managerial efforts only (Csaba and Bengtsson 2006; da Silveiria et al. 2013). See Table 1 which summarises the key academic perspectives and themes on brand identity, showing how understanding has evolved, with a shift in argument viewing brand identity as an organisational only remit to one that is involving the organisation and stakeholders.

53 Academic source Perspectives of brand


Key themes

Kapferer (1992) Image is on the receiver’s side…Identity is on the sender’s side. The sender’s duty is to specify the

meaning, intention, vocation of the brand.

Remit of the organisation

Aaker (1996) A unique set of associations that the brand strategist aspires to create or maintain

Remit of the organisation

De Chernatony (1999) Identity is about the ethos, aims and values that present a sense of individuality differentiating the brand i.e firm centred

Remit of the organisation

Nandan (2005) Brand identity originates from the company i.e a company is responsible for creating a differentiated product with unique features

Remit of the organisation

Da Silveira et al. (2013) dynamic concept that originates among insiders, and develops through mutually influencing inputs from insiders and outsiders, entailing distinguishing, central, and enduring attributes,

Developed through interplay with those inside AND outside the organisation

Ind and Schmidt (2019) An ever-evolving

connotation, rooted in a brand’s history, philosophy, practices and ambitions but subject to constant mediation and re-interpretation as its meaning is co-created by a brand’s stakeholders

Developed through interplay with those inside AND outside the organisation

Table 1: key academic perspectives and themes on brand identity

However, even the strongest advocates of the new approach to brand identity

creation (Ind and Schmidt 2019) recognise that some preservation and stability of the core identity is needed:


“even if brand identity is open to the influence of consumers and other stakeholders, it is necessary to preserve a stable sense of self….The implication is that managers need to understand and maintain the core of the brand identity, while allowing stakeholders to elaborate and enrich it.” (p.171)

It can also be argued that Da Siveira et al. (2011) view of an evolving brand identity does have roots in the earlier core literature from Aaker (1996) and De Chernatony (1999) which did incorporate adjustments to brand identity in their thinking in relation to the extended brand identity. In the work of Harris and De Chernatony (2001) they identified that some values, values being a key part of the core identity, may be inappropriate for continued success (Deal and Kennedy 1982), and that more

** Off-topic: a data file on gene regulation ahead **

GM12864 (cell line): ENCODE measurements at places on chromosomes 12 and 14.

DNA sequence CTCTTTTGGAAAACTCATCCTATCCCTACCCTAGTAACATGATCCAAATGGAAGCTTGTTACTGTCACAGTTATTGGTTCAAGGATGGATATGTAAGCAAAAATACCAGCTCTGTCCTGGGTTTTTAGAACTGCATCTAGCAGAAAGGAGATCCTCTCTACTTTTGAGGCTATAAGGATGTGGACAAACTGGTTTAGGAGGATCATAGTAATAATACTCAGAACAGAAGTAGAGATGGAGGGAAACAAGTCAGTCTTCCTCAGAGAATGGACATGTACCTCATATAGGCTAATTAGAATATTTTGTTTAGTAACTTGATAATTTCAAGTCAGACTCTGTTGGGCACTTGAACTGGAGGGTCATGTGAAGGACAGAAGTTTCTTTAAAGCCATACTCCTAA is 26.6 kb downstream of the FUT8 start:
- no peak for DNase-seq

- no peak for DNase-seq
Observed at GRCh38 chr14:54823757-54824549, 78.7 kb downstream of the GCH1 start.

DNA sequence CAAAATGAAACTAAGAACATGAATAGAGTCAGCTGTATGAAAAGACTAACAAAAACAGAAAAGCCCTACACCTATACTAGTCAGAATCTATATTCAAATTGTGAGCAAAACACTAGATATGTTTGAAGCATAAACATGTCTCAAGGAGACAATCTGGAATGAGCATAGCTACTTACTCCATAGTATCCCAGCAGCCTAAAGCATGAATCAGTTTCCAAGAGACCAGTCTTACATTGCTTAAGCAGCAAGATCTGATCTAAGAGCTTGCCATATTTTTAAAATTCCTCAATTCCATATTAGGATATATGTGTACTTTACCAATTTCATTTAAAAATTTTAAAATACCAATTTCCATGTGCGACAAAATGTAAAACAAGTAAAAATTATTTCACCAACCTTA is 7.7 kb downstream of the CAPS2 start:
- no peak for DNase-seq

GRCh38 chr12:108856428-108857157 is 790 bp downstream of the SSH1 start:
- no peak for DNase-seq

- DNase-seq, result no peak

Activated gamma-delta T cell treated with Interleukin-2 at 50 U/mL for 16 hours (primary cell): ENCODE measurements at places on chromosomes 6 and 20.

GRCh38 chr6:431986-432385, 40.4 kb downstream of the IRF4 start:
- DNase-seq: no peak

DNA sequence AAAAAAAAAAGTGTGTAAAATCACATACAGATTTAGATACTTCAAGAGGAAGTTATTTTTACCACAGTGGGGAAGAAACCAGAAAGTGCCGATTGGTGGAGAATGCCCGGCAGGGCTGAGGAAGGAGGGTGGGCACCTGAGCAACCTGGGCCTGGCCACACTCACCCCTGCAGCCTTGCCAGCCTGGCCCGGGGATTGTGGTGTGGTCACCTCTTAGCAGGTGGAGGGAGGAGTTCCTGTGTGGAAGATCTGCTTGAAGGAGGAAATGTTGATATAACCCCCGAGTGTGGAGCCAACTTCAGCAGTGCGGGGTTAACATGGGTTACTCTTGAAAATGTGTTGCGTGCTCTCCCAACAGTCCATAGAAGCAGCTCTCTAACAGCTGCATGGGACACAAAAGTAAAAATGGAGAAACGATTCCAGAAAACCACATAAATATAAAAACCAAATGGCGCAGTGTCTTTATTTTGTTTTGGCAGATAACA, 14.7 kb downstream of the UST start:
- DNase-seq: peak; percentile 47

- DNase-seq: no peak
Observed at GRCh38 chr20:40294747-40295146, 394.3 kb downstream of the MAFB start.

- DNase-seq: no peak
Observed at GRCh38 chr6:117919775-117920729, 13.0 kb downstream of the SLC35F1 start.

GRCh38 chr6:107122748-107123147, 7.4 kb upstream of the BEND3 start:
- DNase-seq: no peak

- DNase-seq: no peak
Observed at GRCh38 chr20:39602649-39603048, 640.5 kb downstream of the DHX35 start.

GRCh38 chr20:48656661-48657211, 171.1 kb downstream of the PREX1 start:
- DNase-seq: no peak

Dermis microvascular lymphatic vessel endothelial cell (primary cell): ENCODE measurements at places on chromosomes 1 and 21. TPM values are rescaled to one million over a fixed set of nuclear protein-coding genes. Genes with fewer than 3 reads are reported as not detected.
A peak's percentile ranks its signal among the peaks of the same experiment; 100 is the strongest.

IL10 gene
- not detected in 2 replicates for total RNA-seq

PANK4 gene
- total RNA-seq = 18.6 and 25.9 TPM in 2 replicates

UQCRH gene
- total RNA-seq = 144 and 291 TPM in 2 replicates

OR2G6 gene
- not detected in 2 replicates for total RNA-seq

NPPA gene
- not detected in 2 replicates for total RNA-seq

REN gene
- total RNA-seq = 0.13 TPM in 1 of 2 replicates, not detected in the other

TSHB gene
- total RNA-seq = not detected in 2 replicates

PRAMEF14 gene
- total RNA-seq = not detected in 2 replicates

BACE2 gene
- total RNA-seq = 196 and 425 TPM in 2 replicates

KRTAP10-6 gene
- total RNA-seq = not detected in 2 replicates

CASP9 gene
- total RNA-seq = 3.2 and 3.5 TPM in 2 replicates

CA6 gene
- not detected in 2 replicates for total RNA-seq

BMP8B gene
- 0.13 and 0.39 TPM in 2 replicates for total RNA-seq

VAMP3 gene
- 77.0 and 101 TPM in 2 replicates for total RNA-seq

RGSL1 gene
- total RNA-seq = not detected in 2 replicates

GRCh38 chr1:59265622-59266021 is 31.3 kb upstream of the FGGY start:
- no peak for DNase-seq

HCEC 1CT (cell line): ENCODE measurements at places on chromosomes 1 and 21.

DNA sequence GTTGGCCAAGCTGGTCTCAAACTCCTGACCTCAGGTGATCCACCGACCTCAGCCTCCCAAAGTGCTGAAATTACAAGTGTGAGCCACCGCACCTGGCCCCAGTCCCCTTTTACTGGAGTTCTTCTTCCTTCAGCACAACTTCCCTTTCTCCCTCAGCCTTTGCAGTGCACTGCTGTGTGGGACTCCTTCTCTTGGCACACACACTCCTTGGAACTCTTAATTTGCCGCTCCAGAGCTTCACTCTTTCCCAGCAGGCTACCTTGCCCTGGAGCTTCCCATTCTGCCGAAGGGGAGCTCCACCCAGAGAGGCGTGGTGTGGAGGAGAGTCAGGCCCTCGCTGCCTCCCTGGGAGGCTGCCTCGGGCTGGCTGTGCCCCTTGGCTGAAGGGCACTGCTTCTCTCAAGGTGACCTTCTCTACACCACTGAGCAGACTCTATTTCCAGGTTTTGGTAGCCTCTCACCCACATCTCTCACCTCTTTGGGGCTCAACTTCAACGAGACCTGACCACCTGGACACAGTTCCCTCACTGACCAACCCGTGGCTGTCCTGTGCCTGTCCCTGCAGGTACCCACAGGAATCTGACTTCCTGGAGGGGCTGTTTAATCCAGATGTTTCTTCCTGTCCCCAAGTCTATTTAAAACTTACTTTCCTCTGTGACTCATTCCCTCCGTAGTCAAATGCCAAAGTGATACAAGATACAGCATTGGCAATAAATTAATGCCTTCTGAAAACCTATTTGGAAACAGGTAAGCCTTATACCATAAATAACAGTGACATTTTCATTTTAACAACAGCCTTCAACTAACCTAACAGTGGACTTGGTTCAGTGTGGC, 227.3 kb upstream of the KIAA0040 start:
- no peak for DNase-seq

innovative companies nurture and adapt their core values to changing circumstances without compromising them (Collins and Porras 1996). Brand identity management needs to understand how much change can occur, whilst ultimately remaining true to the core brand associations (Shoemaker and Tobia 2018).

Although a number of conceptual brand identity frameworks exist, none yet take into full account the co-creation debate. There are several traditional brand identity models, devised by both academia and practitioners that provide help in developing and managing brand identity (see appendix 4 for summary of key academic brand identity models). The ones that have particular strength in academia include Aakers (1996) ‘Brand Identity System’, Kapferers (1992) ‘Brand Identity Prism’, De

Chertonatony (1999) ‘Brand Identity Model’, and in practice, Unilevers Brand Identity Key has particular resonance (Unilever 2004). Even more recent work by Urde (2016) and Greyser and Urde (2019) with the ‘Corporate Brand Identity Matrix’, only take into consideration how the organisation wants their brand to be, both from an internal perspective and how its externally perceived, yet does not account for any

55 stakeholder involvement. Kapferers (1992), Aakers (1996), De Chernatony (1999) and Greyser and Urde (2019) brand identity models fail to discuss the influence by other stakeholders who actively participate in the creation of the brand identity.

Aakers 1996 work is rooted in an individualistic perspective, with the different facets being mainly brand centered. Kapferers 1992 identity prism adopts a management focus, and although it requires consideration to other stakeholders, through the elements such as self-image, it falls short of a reciprocal relationship between stakeholders.